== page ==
Pakistani Court Indicts Ex-PM Khan, Wife in Graft Case

Islamabad — An anti-corruption court in Pakistan indicted former Prime Minister Imran Khan and his wife Tuesday on charges that he had received land as a bribe while in office.

The trial was conducted in a prison center near the capital, Islamabad, where Khan has been serving lengthy sentences since last August following convictions on multiple charges, including graft, leaking state secrets, and fraudulent marriage.

Khan’s Pakistan Tehreek-e-Insaf, or PTI, party condemned Tuesday’s indictment, saying the couple pleaded not guilty after the charges were read to them and dismissed them as frivolous, just like in all the previous convictions.

“Trials conducted behind prison walls, only meant to pave the way for miscarriage of justice, particularly in fabricated and politically motivated cases, only to keep Imran Khan behind bars,” said a PTI statement.

The latest corruption case centers on the non-profit charitable Al-Qadir University Trust, which Khan and his wife established months after he took office in 2018.

Prosecutors allege the trust was a front for the deposed prime minister to obtain the valuable land for the school from Malik Riaz Hussain, a major real estate developer and one of Pakistan’s wealthiest and most powerful businessmen.

The prosecutors say that in exchange for the land, Riaz received a favor from Khan.

They allege the quid pro quo involved the settlement of Riaz’s assets, set to be worth $240 million, in a money laundering case.

Riaz reached a deal with British authorities in December 2019 to surrender his assets to Britain’s National Crime Agency in an investigation related to “dirty money.” The British agency noted in its judgement that the assets were to be returned to the state of Pakistan, suggesting they were illegally laundered abroad by the property tycoon and his family.

The Khan government was not a party to the deal.

According to the prosecution, the former prime minister arranged for the money to be deposited into Pakistan’s Supreme Court account instead of the national treasury and that doing so allowed Riaz to partially pay off a large financial penalty that the court had imposed on his company in a separate case.

Prosecutors say the quid pro quo caused a loss of tens of millions of dollars to the national treasury, alleging Khan misused his authority as prime minister.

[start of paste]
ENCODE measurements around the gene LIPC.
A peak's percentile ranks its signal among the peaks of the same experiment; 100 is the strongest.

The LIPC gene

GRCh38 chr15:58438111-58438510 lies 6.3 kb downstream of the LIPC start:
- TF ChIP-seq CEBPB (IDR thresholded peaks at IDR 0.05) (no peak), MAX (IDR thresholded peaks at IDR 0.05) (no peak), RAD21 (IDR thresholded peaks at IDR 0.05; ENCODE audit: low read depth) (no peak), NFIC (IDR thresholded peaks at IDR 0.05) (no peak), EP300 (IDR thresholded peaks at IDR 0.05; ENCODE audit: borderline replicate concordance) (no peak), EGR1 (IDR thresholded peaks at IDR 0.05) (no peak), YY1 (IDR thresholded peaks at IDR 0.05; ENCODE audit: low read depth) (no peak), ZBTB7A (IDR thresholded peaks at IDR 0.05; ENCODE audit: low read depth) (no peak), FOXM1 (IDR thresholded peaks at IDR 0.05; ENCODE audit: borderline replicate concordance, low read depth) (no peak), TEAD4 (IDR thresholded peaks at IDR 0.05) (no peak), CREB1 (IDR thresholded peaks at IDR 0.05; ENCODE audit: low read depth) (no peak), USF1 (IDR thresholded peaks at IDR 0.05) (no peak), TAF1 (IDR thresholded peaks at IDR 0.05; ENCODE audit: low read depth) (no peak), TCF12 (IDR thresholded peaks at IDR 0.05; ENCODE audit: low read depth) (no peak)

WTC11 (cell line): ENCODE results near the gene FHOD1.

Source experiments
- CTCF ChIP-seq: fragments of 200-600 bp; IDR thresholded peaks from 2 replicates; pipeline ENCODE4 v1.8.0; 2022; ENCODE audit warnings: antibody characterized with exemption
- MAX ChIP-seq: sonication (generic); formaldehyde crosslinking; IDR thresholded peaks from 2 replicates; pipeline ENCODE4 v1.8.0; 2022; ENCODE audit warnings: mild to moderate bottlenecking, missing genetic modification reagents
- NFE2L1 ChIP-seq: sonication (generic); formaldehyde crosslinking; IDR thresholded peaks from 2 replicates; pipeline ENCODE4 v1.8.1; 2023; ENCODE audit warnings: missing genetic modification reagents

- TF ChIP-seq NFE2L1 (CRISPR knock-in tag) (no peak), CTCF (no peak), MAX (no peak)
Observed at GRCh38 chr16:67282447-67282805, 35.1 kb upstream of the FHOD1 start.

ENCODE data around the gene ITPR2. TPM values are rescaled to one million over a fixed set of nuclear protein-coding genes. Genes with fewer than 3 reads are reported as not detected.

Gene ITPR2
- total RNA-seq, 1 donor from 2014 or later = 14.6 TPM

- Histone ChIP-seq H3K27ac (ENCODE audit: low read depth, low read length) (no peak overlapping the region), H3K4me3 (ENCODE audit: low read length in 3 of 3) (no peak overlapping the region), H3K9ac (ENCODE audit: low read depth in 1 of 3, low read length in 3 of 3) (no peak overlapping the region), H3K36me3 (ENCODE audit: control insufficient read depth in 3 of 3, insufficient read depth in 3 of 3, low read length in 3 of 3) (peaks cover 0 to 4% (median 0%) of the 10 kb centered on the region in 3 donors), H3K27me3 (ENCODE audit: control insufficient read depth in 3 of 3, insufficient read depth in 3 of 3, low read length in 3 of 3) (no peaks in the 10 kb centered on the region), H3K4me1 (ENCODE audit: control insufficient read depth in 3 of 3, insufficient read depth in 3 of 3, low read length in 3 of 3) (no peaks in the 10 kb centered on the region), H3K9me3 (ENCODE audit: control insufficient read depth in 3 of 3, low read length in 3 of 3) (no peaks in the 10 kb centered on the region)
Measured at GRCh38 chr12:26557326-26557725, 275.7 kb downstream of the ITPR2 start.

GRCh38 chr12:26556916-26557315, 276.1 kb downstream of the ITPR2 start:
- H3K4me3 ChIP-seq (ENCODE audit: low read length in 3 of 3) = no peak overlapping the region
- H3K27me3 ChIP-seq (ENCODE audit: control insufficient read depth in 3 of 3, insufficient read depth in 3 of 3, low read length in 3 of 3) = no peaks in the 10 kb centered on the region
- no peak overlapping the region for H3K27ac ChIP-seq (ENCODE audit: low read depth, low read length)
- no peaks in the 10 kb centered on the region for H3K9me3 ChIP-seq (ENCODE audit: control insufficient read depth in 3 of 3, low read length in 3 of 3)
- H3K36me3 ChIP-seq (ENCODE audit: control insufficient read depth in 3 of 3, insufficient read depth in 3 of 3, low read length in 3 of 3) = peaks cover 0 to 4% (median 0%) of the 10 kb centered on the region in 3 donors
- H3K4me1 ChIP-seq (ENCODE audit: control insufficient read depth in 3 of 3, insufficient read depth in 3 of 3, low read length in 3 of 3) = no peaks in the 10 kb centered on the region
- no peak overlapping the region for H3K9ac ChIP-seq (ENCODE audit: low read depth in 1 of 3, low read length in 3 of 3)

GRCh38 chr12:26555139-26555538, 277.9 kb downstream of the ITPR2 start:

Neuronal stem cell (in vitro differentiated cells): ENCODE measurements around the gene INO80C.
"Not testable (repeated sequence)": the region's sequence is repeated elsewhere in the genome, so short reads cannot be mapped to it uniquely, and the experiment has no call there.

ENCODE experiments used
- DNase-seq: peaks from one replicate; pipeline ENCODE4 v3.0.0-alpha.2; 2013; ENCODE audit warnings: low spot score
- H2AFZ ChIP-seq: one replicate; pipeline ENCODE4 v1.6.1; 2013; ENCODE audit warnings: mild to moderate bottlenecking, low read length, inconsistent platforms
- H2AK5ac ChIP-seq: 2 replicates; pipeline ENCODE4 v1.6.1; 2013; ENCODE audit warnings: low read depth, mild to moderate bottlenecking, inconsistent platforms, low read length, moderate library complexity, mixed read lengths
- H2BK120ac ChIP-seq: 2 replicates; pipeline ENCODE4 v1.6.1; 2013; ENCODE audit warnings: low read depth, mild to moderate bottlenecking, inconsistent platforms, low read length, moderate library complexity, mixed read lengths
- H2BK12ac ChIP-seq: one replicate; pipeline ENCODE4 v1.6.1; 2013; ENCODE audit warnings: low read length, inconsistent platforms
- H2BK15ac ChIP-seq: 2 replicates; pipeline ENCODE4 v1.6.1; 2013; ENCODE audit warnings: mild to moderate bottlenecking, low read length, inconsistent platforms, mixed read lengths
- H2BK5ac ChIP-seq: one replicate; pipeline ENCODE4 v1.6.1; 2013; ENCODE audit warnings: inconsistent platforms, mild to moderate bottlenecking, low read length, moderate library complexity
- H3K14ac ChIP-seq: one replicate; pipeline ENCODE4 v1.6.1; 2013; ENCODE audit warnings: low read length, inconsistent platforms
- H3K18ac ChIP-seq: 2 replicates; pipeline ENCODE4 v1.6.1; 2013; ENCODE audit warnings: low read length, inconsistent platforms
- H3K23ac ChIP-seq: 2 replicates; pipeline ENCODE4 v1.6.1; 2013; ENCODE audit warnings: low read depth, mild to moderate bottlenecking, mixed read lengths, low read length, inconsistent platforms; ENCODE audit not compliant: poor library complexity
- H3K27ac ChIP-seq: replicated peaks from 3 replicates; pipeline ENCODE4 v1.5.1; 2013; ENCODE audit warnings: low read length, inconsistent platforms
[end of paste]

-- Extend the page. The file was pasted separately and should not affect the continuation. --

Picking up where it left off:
‘Flimsy’ allegations

In a Tuesday statement, the PTI rejected as “flimsy” allegations that Khan misused his authority and stated that the “land donated does not benefit Imran Khan in any way possible since it’s a charitable organization.”

The 71-year-old politician and his wife, Bushra Bibi, have both been convicted in one of the corruption-related lawsuits and sentenced to 14-year prison terms. He has appealed the convictions, which disqualify him from participating in national politics for 10 years.

The PTI said that Khan’s legal team has had “limited access” to the court proceedings and journalists, particularly those representing international media, were barred from covering Tuesday’s trial.

The cricket celebrity-turned-prime minister was ousted from office in 2022 through an opposition-led parliamentary vote of no-confidence. He has since faced scores of lawsuits, including for corruption, terrorism, and murder.

Khan and his party maintain that a conspiracy planned by the military at the behest of the United States had led to his ouster from office, charges rejected by Washington and subsequent governments in Islamabad.

The deposed leader denies any wrongdoing and alleges Pakistan’s powerful military has orchestrated the lawsuits to block his return to power.

PTI leaders, workers, and supporters have been subjected to a military-backed state crackdown for months in a bid to deter them from organizing political rallies or make them abandon Khan altogether.

His loyalist candidates won the largest number of seats in parliament in national elections February 8, despite the crackdown and multiple convictions in the lead-up to the vote, underscoring the incarcerated Khan’s growing popularity.

The results were marred by allegations of widespread electoral fraud, with several countries, including the U.S., calling for a full investigation into the irregularities.

The PTI maintains the rigging enabled the pro-military Pakistan Muslim League-Nawaz and the Pakistan People’s Party to form an alliance, which is set to create a minority coalition government later this week. The country’s Sharif and Bhutto dynasties lead the traditional ruling parties.

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